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(Northern Lights is being re-released theatrically on a brand new 35mm print by Artists Public Domain’s Cinema Conservancy. It opens at the Film Forum on Friday, September 20, 2013. Visit ….. to learn more, and read this great article on the film’s self-distribution at Filmmaker Magazine.)

You struggle for a good life and you never get to live it.

Or, in the case of the motion picture from which this dialogue was taken, a variation along these lines might be more appropriate:

You make a good movie and people never get to see it.

Truth be told, when it comes to John Hanson and Rob Nilsson’s Northern Lights, that quote might not be entirely accurate, as the co-directors’ determined efforts to self-distribute their film upon its completion in 1978 resulted in a modest regional success. And when it took home the Camera d’Or (aka, Best First Feature) at the Cannes Film Festival in 1979, it received a much bigger boost. So how then, as someone who studied film history in college and who considers American independent cinema to be his hobby, his job, and his primary adult obsession, am I only just now discovering Northern Lights for the first time? Whether this theatrical restoration introduces or re-introduces you to Hanson and Nilsson’s landmark American independent drama, the fact remains that it is a cause for celebration.

Shot in 1978 but set predominantly in the early 1900s, Northern Lights uses a faux-documentary framing device: in the present day, 94-year-old Henry Martinson sits down at a typewriter to tell the story of the Nonpartisan League, of which he played a major role (the reality is that Martinson was an active participant in this rarely recognized chapter of American history). The League was a Socialist group of North Dakota farmers who were fed up with being bullied by the bankers and suppliers and decided to take a stand by voting themselves into positions of governmental power. Flashing back to the past, Martinson tells the story of Ray Sorensen (Robert Behling), his lifelong love Inga Olsness (Susan Lynch), and their surrounding community. Though this all might sound quaint and old-timey, the issues presented are surprisingly current.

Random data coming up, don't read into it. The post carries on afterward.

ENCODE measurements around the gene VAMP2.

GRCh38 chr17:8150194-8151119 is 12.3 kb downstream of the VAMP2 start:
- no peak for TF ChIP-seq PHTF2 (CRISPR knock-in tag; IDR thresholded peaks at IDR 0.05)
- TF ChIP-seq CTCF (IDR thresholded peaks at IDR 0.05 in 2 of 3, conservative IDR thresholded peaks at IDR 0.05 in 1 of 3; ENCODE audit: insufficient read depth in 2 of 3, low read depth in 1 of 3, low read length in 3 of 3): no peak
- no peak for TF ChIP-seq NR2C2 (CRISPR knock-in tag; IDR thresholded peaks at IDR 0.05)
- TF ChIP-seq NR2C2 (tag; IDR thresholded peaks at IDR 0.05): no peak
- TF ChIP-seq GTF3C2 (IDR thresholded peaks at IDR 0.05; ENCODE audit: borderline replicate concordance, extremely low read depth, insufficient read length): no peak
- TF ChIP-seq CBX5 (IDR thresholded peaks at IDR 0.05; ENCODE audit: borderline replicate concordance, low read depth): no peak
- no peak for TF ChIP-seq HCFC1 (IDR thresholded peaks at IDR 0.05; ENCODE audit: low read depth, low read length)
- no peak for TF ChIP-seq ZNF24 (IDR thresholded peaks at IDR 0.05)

To describe Northern Lights as “John Cassavetes’ Days of Heaven” might sound crass, especially since those names are tossed off to the point of numbness these days, but that is indeed how this modestly budgeted production plays. Shooting in grainy black-and-white 16mm, the filmmakers alternate between extreme close-ups of hardscrabble faces and wide, expansive natural vistas, capturing the oppressive, claustrophobic feeling of those early 20th century North Dakota winters.

Recently, thanks to the great Milestone Films, we’ve been blessed with restorations of landmark American independent dramas like Charles Burnett’s Killer of Sheep, Kent Mackenzie’s The Exiles, and Shirley Clarke’s The Connection. Now, thanks to Artists Public Domain’s Cinema Conservancy, Northern Lights can be added to the list. Don’t miss your chance to see the restoration of this very special film.

— Michael Tully

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Michael Tully was born and raised in Maryland and now lives on Tennis Court in Brooklyn. His most recent narrative feature, Septien, world-premiered at the 2011 Sundance Film Festival and was picked up for distribution by Sundance Selects. In addition to directing Cocaine Angel (2006) and Silver Jew (2007), he is also a proud alumni of Filmmaker Magazine's annual "25 New Faces of Independent Film" club (2006). Visit his indieWIRE blog Boredom at its Boredest——for more sporadic personal updates.

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